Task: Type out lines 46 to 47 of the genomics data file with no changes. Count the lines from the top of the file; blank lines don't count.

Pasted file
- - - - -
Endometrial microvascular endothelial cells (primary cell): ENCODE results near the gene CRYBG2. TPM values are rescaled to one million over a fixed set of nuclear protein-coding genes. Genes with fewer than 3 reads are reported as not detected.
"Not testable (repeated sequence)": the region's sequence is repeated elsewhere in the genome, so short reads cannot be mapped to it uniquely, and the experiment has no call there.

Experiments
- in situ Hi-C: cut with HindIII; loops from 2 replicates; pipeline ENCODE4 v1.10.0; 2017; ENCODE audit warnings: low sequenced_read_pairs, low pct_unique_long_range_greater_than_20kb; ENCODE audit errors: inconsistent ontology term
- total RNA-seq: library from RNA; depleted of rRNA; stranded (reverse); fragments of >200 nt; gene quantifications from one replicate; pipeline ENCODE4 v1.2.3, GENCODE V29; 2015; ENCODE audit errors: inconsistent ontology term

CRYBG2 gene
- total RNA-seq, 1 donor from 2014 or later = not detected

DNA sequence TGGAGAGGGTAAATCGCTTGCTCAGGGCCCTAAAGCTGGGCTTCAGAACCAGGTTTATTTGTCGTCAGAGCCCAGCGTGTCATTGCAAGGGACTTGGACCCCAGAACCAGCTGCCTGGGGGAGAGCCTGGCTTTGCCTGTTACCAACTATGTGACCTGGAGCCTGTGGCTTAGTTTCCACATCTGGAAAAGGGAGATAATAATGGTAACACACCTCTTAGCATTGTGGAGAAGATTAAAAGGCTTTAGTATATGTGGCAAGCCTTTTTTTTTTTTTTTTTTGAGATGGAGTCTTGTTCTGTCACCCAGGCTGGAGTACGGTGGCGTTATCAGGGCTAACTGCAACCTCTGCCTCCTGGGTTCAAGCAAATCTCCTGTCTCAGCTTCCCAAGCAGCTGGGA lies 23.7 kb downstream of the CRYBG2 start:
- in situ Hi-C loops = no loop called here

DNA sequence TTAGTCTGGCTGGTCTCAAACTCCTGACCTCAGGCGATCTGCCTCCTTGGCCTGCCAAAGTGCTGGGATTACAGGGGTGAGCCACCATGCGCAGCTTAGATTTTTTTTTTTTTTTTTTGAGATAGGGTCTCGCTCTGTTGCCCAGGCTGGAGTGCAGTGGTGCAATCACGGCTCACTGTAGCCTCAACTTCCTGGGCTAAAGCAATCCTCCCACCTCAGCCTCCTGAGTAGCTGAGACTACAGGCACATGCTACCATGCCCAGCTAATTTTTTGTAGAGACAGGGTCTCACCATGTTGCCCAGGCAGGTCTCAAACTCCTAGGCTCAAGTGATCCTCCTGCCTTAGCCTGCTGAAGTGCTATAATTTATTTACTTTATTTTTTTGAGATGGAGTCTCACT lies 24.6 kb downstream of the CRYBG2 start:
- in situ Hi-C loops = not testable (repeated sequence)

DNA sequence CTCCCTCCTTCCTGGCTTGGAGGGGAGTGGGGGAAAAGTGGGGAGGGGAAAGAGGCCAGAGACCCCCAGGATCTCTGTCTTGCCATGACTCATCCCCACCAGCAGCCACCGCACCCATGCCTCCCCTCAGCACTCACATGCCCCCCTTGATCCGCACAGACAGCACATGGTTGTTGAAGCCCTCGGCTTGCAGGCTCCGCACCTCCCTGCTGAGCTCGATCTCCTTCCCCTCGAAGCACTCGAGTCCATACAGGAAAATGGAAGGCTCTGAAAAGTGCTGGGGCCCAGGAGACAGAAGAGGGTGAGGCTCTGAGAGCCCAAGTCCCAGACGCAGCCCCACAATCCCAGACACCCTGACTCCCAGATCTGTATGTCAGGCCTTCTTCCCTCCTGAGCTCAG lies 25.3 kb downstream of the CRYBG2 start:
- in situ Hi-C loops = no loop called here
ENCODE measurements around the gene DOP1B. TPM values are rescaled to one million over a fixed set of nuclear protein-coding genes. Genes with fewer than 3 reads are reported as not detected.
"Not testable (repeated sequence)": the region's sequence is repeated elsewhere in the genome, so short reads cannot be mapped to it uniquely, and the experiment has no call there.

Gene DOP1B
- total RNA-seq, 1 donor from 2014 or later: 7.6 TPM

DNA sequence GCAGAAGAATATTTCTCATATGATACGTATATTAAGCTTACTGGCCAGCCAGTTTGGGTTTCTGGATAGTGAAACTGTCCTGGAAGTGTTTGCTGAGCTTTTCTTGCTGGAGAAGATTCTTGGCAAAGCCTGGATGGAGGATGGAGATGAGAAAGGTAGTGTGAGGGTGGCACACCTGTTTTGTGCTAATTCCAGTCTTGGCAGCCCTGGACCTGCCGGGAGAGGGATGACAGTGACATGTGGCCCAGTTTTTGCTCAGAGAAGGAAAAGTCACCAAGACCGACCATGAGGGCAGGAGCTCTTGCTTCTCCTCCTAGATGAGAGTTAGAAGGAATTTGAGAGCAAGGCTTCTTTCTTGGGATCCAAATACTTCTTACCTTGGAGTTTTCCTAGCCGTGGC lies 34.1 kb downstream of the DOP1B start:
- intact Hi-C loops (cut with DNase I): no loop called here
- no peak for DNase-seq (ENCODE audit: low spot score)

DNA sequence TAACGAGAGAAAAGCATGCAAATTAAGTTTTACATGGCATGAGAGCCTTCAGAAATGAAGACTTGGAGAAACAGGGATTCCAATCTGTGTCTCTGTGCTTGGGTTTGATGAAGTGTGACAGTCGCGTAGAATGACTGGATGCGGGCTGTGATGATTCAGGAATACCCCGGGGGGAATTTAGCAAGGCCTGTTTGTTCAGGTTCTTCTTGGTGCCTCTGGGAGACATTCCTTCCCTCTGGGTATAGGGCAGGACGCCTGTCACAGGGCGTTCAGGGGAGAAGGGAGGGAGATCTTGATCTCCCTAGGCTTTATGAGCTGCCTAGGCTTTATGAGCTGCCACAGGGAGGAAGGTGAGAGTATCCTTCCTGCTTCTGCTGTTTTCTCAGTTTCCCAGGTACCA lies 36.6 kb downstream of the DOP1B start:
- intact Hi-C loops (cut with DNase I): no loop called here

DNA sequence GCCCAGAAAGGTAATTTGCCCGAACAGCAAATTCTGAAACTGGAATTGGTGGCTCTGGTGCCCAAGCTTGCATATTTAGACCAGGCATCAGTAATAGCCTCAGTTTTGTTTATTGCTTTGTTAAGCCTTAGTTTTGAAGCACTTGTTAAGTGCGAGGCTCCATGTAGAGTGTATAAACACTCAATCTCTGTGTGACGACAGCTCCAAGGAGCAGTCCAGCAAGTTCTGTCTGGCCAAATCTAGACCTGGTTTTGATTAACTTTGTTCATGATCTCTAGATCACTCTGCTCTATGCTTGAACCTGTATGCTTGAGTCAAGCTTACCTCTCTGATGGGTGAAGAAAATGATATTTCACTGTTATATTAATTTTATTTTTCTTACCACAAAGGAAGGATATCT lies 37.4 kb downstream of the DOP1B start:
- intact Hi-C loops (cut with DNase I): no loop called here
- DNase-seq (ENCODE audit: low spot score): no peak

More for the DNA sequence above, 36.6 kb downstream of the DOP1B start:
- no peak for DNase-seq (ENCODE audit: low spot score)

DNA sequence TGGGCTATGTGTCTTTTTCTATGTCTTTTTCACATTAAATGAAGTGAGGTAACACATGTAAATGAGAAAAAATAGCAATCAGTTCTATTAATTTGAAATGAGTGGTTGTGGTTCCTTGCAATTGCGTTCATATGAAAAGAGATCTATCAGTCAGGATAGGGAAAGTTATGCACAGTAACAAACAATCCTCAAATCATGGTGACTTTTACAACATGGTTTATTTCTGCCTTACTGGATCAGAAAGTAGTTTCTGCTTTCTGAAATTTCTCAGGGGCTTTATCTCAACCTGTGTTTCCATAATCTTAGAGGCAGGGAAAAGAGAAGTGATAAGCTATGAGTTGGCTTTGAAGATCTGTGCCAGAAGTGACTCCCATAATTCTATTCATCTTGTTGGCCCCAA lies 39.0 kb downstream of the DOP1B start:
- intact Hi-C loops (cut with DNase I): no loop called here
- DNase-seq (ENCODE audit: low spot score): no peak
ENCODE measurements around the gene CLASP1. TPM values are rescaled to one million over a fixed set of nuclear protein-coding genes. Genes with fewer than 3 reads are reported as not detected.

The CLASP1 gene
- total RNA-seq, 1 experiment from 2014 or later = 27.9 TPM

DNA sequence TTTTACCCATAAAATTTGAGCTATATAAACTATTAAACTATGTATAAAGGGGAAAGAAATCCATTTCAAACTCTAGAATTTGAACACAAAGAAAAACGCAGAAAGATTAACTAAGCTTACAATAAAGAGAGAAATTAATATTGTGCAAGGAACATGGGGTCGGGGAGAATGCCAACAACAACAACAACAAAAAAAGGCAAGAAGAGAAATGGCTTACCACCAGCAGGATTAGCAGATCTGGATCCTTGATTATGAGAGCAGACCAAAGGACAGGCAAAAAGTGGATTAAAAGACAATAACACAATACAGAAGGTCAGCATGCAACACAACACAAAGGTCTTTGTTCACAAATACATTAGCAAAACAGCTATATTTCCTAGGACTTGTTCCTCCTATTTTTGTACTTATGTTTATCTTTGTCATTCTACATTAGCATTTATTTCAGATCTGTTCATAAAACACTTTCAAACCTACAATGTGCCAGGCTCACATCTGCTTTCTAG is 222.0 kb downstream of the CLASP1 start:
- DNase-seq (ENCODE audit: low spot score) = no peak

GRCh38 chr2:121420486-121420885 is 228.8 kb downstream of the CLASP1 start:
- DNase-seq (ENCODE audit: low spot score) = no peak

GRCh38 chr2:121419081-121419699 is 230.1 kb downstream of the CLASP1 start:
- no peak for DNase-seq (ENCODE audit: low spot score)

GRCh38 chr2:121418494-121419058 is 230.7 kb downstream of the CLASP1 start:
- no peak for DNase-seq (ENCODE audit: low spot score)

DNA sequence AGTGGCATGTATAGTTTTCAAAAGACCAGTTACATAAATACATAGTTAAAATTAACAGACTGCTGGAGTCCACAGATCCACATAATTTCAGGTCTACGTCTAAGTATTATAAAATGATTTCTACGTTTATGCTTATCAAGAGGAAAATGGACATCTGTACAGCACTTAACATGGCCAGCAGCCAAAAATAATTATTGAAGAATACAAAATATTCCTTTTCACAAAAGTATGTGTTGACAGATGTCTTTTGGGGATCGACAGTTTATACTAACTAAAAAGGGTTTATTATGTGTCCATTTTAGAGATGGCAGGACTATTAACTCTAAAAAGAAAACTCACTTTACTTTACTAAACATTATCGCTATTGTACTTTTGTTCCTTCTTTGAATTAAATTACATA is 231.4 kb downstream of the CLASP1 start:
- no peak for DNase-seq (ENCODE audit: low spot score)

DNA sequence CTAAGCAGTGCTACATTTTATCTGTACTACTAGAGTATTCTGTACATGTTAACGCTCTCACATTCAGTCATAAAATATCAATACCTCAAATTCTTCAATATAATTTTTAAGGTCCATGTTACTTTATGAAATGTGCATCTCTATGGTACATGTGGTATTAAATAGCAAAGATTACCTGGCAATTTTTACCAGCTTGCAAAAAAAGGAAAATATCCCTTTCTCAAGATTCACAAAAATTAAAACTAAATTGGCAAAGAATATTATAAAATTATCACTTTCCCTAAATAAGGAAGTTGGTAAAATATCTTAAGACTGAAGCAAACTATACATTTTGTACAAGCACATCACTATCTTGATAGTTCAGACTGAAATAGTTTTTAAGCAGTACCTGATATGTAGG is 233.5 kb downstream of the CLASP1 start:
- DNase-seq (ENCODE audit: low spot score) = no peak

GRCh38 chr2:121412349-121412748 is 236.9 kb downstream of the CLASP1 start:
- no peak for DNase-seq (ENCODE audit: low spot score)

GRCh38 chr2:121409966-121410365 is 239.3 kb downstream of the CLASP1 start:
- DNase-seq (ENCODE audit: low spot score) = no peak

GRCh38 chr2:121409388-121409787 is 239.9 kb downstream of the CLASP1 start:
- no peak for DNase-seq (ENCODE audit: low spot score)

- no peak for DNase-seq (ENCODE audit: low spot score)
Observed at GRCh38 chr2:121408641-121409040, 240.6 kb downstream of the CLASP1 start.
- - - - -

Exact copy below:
GRCh38 chr2:121412349-121412748 is 236.9 kb downstream of the CLASP1 start:
- no peak for DNase-seq (ENCODE audit: low spot score)